I was hoping to hear the group’s version of Alt J’s Fitzpleasure as their final number, but instead was treated to a medley of James Bond themes. I think this may have been a faux pas. As entertaining and musically tight as this medley was, I feel they made a similar mistake to other groups by trying to include too many songs all at once. There were highlights – the dual beatbox (which later turned into a Sons of Pitches-esque beatbox battle), the lovely dual solo on Goldfinger and the neat transitions from one song to another, but the entire song felt a little too busy, which became slightly distracting. These are churlish comments though – on the whole, The Songsmiths really did blow me away, not only with their musical precision, but also their ambition and their ability, for the most part, to match this ambition with a high-octane performance.
The final group of the night were All the King’s Men, who were looking to win their second title in three years. They opened with Livin’ On A Prayer by Bon Jovi, which was as solid as it had been the previous day. I really enjoy the “go go wah” backing sounds in the build up to the introduction of the solo, while the solo itself was hilariously and charismatically delivered by Barry O’Reilly, although it would have been nice to have someone be able to belt the chorus rather than slip into falsetto – although that’s just a prejudice from knowing the original so well. There were some stand-out individual moments – the moonwalk, the High School Musical-esque jump, and the boys circling around the soloist towards the end, doing well to keep the sound projecting outwards as they did so, but all-in-all, I wouldn’t have said this was any better than the previous opening songs we had heard.
Their middle song, their token slow number, was the weakest – which was a surprise, given the group have historically been so tight in close harmony numbers. It was Alicia Keys’ If I Ain’t Got You, and was plagued with pitching issues throughout: from the very opening high falsetto notes to the big solo money note that went a touch flat, the overall effect of this number was just underwhelming and not at all reminiscent of All the King’s Men. Despite these issues, the song was carried by the solo from Thana’a Mohajer – a silky, chocolatey solo which melted the hearts of the audience and, were it not for the big note at the end, had a chance of being the most accomplished solo performance of the evening. Overall though, this was a bit meh.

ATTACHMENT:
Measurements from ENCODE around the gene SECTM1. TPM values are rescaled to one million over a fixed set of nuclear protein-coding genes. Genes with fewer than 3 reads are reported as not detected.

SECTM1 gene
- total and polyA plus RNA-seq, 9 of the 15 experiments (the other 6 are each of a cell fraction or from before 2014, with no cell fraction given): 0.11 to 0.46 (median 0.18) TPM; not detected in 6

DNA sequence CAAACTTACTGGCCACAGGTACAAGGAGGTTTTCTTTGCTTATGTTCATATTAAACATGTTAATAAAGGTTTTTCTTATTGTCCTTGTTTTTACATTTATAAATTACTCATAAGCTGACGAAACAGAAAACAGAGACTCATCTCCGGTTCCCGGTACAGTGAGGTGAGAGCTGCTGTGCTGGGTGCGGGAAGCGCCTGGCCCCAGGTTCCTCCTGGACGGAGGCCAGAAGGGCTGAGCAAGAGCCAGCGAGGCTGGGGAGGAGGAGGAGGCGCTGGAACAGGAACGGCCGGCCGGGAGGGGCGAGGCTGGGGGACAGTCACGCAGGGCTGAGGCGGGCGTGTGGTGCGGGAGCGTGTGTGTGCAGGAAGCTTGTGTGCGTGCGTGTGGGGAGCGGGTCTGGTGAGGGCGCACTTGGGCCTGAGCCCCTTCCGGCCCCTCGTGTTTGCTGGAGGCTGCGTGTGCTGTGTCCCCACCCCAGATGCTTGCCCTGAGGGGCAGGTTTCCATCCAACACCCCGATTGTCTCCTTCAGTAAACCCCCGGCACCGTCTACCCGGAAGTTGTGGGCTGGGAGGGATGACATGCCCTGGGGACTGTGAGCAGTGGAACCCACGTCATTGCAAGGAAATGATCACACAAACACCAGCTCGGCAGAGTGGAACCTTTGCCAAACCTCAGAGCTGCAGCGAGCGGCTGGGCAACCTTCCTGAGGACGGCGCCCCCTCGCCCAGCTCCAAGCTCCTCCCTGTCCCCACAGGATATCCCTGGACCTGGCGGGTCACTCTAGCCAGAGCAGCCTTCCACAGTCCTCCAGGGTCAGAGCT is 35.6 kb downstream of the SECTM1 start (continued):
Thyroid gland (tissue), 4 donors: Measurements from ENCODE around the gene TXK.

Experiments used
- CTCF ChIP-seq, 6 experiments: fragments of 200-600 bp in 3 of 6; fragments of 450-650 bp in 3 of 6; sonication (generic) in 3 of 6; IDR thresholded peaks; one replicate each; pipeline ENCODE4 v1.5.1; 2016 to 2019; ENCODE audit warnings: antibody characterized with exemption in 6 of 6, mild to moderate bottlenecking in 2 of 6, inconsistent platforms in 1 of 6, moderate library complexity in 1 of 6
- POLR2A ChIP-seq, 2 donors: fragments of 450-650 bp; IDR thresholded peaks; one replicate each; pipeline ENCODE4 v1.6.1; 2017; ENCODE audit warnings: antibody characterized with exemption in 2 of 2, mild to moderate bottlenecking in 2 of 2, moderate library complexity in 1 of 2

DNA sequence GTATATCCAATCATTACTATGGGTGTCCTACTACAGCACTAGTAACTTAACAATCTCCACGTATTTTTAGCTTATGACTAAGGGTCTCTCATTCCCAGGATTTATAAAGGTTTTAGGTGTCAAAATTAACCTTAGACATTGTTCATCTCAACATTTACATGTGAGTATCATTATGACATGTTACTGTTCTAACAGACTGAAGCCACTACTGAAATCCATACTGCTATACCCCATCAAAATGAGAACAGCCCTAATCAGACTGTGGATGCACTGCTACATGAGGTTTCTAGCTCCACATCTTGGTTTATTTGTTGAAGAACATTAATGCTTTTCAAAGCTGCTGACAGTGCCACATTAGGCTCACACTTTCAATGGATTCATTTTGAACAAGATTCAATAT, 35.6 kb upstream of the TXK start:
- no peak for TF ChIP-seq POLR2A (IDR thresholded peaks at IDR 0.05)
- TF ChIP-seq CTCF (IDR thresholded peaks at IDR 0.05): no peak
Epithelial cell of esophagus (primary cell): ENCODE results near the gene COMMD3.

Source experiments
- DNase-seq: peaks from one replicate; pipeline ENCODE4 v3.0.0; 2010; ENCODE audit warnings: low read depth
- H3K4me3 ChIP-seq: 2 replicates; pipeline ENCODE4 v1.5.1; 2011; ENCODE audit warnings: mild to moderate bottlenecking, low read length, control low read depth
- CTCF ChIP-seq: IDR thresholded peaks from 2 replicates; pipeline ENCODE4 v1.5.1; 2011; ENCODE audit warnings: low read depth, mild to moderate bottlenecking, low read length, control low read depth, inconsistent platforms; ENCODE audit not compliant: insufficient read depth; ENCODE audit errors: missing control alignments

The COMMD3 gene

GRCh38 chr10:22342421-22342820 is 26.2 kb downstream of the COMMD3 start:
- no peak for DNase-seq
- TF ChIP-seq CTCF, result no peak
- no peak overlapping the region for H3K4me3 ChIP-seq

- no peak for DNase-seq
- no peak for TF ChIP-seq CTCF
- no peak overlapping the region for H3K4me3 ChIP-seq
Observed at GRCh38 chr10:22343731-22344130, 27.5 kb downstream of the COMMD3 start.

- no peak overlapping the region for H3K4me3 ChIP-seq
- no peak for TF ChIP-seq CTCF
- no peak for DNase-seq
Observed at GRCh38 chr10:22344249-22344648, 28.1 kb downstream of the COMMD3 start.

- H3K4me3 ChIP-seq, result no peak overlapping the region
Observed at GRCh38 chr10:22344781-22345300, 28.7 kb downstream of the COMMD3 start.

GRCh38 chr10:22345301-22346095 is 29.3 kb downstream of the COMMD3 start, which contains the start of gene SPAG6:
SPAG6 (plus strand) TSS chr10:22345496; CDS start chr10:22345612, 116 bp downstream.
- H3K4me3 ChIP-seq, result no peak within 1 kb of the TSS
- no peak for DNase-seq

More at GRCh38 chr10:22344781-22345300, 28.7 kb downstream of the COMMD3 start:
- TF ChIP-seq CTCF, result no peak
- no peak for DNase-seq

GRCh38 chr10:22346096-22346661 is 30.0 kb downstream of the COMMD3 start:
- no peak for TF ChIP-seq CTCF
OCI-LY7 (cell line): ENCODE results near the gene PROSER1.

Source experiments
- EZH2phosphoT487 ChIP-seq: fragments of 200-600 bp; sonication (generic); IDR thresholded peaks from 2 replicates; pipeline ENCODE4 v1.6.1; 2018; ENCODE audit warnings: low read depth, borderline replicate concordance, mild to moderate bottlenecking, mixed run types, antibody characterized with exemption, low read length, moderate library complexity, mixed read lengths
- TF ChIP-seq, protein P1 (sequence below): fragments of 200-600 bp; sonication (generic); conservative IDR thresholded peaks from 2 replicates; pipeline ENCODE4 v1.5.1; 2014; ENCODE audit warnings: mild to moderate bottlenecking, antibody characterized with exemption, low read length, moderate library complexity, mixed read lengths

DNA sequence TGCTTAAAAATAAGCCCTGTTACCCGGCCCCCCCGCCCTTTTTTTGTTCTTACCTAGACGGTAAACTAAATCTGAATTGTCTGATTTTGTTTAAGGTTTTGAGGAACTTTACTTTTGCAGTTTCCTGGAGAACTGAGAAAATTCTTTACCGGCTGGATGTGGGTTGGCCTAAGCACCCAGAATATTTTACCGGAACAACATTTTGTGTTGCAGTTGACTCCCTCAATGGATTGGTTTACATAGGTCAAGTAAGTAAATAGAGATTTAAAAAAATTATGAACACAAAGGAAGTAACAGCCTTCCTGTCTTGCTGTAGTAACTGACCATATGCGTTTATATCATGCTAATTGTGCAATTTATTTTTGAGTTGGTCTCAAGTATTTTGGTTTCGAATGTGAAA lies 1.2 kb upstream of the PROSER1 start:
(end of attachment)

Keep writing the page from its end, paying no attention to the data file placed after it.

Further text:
Their final number was the Spider Medley, starting with Insy Winsy Spider and progressing through to a jazzy rendition of Spiderman. I can’t help but thinking that this rendition of a song that a previous generation of the group has sung before serves only to highlight how good All the King’s Men used to be, and how the latest generation, while still singing and performing to an exceptionally high standard, just aren’t as tight as they were when they won the competition in 2012. Everything here was good – the solos were good, the choreography was funny, the story of the song was interesting – but the soloist could have been better, the choreography could have been tighter, the story of the song could have been more emphatic. Maybe it’s because I’d seen this sung before and it didn’t surprise me any more. Or maybe it’s because they’ve been better. Everyone gave 100%, but I wasn’t sure it would be enough to challenge for the title.
For me, it was a three-horse race. My favourites were Semi-Toned, who combined a highly original set with hilarious choreography, tight musicality and some genuinely emotional moments (I’m looking at you, Michael Luya.) The Songsmiths delivered a hugely impressive debut Final performance and were definitely underdogs to claim the victory, while Out of the Blue were the most consistent, delivering a classic, comfortable and charismatic performance that was simply a pleasure to watch throughout. All the King’s Men and The Techtonics were great, but in both cases I feel like they’ve been better in previous years.
Outstanding Soloist: Michael Luya of Semi-Toned for Motion Picture Soundtrack
Outstanding Performance: Out of the Blue
Outstanding Arrangement: Bobby Goulder of Out of the Blue for the Entire Set
Outstanding Choreography: The Songsmiths
WINNER: OUT OF THE BLUE
So, Out of the Blue became the first ever group to win the Voice Festival UK for a second time – and deservedly so. Their success was based on a consistently musically tight set and allowing the audience to be at complete ease throughout – their professionalism was second-to-none. Further proof that experience and consistency is often the key to success.